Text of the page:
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Second Language Acquisition - Book Report/Review Example

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A lot of research has been done on how teaching of a new language to students should be done. The following paper focuses on views presented by Aida Walqui and Jim Cummins on this topic. While Walqui focuses mainly on students immigrating to English-speaking countries, Cummins focuses more on English-language being learnt in non-English speaking countries…
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Second Language Acquisition Book Report/Review
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Running head: FACTORS AFFECTING SECOND LANGUAGE ACQUISITION Factors Affecting Second Language Acquisition By: GCU This paper presents the views of Aida Walqui and Jim Cummins on how should a second language be taught to students keeping in view the various social factors affecting it.


Factors Affecting Second Language Acquisition

A lot of research has been done on how teaching of a new language to students should be done. The following paper focuses on views presented by Aida Walqui and Jim Cummins on this topic. While Walqui focuses mainly on students immigrating to English-speaking countries, Cummins focuses more on English-language being learnt in non-English speaking countries. The various arguments put forth by them and the factors affecting second language acquisition are discussed in the following paper.
Walqui (2000) in her article on learning a second language emphasizes on "contextual factors - individual, social and societal - that effect students' learning" with a particular focus on adolescent learners of English as a second language. Her focus is more on the second language acquisition process and how larger social and cultural contexts affect it, especially for immigrant students.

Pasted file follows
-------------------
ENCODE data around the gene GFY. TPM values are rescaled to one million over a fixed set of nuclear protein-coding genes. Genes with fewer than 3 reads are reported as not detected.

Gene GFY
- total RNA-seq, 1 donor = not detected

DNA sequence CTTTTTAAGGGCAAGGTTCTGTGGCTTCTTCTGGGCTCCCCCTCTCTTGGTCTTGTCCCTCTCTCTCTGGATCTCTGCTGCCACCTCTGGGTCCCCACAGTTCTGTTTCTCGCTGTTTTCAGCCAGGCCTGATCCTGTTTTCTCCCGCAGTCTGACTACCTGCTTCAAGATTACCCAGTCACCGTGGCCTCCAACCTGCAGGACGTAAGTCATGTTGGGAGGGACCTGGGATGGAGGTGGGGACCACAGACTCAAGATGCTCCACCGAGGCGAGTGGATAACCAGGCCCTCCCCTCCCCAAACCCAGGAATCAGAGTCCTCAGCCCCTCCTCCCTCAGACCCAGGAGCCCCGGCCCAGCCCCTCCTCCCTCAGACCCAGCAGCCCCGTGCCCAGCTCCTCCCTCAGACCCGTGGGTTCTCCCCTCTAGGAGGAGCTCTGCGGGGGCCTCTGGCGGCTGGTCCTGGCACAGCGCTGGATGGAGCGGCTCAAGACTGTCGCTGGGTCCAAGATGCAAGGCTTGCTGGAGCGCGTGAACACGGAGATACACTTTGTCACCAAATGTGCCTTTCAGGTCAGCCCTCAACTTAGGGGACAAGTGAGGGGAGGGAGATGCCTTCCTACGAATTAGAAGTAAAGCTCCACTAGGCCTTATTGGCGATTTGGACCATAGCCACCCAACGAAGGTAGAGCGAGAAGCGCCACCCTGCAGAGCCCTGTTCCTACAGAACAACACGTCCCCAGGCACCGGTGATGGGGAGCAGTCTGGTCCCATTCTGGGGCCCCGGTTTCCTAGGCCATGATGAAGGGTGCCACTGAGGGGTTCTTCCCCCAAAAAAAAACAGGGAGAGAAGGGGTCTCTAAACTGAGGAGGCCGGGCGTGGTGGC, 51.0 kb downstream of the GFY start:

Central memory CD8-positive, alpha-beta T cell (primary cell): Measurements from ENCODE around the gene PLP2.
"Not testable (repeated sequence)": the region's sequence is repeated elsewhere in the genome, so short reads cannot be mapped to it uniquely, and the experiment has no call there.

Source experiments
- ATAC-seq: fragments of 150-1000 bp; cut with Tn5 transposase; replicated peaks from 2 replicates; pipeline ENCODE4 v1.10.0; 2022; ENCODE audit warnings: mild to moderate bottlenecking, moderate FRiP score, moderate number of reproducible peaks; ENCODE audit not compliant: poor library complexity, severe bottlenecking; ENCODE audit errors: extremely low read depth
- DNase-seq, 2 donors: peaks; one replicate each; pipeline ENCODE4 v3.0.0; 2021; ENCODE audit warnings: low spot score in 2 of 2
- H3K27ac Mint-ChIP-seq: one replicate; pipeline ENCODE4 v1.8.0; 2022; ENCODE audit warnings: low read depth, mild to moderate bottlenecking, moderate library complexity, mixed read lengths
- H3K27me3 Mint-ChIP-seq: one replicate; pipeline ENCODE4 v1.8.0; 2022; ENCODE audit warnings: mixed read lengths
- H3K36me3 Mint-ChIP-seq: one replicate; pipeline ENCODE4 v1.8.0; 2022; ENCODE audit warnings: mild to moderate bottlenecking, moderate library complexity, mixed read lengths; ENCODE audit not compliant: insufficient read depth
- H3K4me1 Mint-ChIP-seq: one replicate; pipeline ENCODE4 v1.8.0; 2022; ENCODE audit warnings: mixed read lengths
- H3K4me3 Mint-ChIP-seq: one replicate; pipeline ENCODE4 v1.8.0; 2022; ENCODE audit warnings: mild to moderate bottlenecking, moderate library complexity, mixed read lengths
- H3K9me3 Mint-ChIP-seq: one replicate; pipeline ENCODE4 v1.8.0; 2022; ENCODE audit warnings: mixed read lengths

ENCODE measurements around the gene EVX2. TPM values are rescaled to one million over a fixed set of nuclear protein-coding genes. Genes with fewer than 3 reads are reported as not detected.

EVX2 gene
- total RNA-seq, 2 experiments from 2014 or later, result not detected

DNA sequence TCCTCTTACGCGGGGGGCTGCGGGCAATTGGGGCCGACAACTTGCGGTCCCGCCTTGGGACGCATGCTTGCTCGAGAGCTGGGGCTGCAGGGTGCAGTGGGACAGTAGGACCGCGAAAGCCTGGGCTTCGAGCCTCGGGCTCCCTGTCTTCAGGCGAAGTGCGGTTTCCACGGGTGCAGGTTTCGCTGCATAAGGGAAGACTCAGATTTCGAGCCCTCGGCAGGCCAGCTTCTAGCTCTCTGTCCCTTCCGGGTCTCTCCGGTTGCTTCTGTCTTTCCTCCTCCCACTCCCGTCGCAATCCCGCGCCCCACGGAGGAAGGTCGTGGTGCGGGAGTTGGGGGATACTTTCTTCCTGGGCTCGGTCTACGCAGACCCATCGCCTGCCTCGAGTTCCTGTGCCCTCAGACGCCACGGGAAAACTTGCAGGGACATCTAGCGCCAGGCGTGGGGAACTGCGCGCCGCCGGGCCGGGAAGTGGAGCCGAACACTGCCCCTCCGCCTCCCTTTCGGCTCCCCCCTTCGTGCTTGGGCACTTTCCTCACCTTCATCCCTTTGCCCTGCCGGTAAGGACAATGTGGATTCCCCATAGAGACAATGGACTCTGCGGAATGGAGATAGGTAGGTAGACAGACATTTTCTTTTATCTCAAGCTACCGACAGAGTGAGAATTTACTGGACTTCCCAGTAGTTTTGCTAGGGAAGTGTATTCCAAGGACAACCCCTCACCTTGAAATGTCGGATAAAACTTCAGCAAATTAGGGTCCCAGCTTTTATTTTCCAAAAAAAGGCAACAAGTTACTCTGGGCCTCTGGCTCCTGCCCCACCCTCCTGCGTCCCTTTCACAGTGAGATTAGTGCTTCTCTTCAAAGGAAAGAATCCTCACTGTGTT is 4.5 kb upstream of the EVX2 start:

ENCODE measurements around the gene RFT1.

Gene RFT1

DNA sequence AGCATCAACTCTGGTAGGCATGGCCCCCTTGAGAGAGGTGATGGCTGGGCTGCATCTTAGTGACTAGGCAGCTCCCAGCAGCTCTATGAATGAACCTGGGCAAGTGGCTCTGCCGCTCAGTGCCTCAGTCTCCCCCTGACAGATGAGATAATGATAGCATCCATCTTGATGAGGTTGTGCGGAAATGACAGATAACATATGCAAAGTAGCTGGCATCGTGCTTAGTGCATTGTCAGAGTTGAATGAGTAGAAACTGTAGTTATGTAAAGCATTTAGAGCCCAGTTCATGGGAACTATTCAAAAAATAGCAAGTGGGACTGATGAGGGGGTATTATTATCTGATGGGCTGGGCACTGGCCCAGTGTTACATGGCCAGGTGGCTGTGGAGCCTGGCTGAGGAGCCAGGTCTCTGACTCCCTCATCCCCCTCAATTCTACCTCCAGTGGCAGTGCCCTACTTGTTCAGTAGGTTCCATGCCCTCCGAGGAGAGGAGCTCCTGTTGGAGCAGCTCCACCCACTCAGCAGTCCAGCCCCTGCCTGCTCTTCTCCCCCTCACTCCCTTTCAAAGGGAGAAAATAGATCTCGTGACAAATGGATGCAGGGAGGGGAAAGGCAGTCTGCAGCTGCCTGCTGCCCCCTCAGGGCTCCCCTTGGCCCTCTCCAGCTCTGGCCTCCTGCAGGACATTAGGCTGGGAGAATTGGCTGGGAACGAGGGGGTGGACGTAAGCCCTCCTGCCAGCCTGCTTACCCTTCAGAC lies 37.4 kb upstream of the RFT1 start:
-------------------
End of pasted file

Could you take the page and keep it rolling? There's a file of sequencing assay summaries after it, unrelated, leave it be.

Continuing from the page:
The table below shows various contextual factors in second language acquisition put forth by Walqui. Following the table is a chart to summarize the table:
Language

Several factors which relate to students' first and second languages shape their second language learning

Language Distance
How similar or different the new language is to the languages the learner already knows. 'Linguistic Distance'

Native Language Proficiency
The more academically sophisticated the student's native language knowledge and abilities, the easier it will be for that student to learn a second language.

Knowledge of the Second Language
The extent and type of prior knowledge is an essential consideration.

Dialect and Register
acquiring speech patterns that may differ significantly from those they are familiar with

Language Status
The relative prestige of different languages and dialects and of the cultures and ethnic groups associated with them.

Language Attitudes
Learning a second language does not mean giving up one's first language or dialect. Rather, it involves adding a new language or dialect to one's repertoire.



The Learner

Students have diverse backgrounds and have diverse needs and goals.

Diverse Needs